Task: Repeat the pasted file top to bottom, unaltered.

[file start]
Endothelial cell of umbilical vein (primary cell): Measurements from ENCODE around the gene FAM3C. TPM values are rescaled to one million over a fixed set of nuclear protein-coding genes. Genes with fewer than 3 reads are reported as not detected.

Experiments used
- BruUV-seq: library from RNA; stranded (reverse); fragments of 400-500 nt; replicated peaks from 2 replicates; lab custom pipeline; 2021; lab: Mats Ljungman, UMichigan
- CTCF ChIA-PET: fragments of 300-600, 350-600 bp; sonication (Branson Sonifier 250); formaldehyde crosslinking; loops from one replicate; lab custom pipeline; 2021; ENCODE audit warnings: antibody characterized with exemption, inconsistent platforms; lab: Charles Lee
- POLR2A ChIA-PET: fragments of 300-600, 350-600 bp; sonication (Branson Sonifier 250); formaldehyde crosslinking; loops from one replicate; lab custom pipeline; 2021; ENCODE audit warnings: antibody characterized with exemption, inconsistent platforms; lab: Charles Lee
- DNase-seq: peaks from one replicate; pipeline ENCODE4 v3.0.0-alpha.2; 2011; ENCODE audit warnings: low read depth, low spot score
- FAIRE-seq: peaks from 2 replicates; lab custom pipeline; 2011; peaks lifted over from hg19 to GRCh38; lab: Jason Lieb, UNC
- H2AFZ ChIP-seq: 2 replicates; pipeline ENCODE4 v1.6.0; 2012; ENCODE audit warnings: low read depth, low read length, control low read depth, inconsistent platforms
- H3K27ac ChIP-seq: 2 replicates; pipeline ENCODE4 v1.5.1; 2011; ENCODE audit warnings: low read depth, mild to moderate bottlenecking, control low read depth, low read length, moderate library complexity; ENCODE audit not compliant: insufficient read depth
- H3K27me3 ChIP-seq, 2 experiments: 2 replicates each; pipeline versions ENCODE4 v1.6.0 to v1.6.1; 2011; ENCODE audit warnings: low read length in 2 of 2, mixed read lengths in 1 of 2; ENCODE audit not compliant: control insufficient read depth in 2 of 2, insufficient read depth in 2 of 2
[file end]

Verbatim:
Endothelial cell of umbilical vein (primary cell): Measurements from ENCODE around the gene FAM3C. TPM values are rescaled to one million over a fixed set of nuclear protein-coding genes. Genes with fewer than 3 reads are reported as not detected.

Experiments used
- BruUV-seq: library from RNA; stranded (reverse); fragments of 400-500 nt; replicated peaks from 2 replicates; lab custom pipeline; 2021; lab: Mats Ljungman, UMichigan
- CTCF ChIA-PET: fragments of 300-600, 350-600 bp; sonication (Branson Sonifier 250); formaldehyde crosslinking; loops from one replicate; lab custom pipeline; 2021; ENCODE audit warnings: antibody characterized with exemption, inconsistent platforms; lab: Charles Lee
- POLR2A ChIA-PET: fragments of 300-600, 350-600 bp; sonication (Branson Sonifier 250); formaldehyde crosslinking; loops from one replicate; lab custom pipeline; 2021; ENCODE audit warnings: antibody characterized with exemption, inconsistent platforms; lab: Charles Lee
- DNase-seq: peaks from one replicate; pipeline ENCODE4 v3.0.0-alpha.2; 2011; ENCODE audit warnings: low read depth, low spot score
- FAIRE-seq: peaks from 2 replicates; lab custom pipeline; 2011; peaks lifted over from hg19 to GRCh38; lab: Jason Lieb, UNC
- H2AFZ ChIP-seq: 2 replicates; pipeline ENCODE4 v1.6.0; 2012; ENCODE audit warnings: low read depth, low read length, control low read depth, inconsistent platforms
- H3K27ac ChIP-seq: 2 replicates; pipeline ENCODE4 v1.5.1; 2011; ENCODE audit warnings: low read depth, mild to moderate bottlenecking, control low read depth, low read length, moderate library complexity; ENCODE audit not compliant: insufficient read depth
- H3K27me3 ChIP-seq, 2 experiments: 2 replicates each; pipeline versions ENCODE4 v1.6.0 to v1.6.1; 2011; ENCODE audit warnings: low read length in 2 of 2, mixed read lengths in 1 of 2; ENCODE audit not compliant: control insufficient read depth in 2 of 2, insufficient read depth in 2 of 2